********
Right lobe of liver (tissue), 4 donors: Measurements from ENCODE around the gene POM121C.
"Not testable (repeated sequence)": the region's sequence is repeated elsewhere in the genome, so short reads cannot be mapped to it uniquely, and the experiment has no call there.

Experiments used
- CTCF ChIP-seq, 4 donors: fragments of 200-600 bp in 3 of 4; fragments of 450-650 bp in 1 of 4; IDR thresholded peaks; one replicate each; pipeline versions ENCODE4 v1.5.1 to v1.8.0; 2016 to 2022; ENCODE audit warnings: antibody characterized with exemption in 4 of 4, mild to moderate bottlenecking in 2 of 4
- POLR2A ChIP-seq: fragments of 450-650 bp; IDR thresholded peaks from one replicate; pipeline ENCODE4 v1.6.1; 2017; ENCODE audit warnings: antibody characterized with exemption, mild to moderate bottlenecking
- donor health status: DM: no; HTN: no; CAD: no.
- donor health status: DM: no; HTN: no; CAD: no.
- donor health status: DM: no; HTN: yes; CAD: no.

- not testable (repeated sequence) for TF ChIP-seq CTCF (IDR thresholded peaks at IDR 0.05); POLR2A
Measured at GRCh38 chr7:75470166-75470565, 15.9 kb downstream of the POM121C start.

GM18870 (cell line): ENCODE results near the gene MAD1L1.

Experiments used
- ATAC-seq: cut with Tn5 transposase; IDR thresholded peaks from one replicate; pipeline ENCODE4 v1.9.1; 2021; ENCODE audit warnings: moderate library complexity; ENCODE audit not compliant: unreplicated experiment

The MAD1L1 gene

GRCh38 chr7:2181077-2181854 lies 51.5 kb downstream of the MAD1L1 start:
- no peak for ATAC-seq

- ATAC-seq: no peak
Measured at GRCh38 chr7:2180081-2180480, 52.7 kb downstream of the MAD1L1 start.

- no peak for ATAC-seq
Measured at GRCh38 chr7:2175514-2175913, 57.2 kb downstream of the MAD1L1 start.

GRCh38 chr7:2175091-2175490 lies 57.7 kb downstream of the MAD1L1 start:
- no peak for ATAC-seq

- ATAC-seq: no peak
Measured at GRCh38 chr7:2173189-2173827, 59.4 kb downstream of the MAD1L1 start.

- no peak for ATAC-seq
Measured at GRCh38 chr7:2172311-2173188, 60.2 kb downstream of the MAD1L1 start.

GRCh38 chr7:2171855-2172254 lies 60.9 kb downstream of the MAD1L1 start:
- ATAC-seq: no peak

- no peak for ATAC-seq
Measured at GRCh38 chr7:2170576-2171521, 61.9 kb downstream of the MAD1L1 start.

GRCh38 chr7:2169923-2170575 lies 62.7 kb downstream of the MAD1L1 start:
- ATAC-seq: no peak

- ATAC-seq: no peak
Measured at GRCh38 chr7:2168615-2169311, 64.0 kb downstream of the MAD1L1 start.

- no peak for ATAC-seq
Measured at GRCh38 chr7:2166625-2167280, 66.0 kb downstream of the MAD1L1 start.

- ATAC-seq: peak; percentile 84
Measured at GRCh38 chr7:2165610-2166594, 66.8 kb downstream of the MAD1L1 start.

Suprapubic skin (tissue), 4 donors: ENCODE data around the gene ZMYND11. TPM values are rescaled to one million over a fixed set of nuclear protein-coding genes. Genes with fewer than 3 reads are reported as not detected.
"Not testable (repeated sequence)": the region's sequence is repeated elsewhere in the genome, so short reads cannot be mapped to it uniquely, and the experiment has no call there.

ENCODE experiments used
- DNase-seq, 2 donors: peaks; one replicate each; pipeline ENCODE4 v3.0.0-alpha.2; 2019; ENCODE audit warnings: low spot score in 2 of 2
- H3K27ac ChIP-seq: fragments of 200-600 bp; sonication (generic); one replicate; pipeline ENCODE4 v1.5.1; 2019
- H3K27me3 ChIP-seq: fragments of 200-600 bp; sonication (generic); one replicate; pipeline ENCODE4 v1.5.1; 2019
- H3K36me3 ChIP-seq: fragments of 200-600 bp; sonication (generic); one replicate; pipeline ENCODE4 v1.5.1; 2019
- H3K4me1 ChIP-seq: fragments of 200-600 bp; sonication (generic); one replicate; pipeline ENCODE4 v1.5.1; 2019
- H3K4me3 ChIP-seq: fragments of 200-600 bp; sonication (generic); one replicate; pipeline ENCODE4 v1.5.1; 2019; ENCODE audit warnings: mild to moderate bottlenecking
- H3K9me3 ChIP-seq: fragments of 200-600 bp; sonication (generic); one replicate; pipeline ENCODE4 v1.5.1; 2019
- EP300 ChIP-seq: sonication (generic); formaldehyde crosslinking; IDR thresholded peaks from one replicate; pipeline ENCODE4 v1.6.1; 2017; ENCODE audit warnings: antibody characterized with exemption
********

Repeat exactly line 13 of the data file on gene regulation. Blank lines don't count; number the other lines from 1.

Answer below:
- ATAC-seq: cut with Tn5 transposase; IDR thresholded peaks from one replicate; pipeline ENCODE4 v1.9.1; 2021; ENCODE audit warnings: moderate library complexity; ENCODE audit not compliant: unreplicated experiment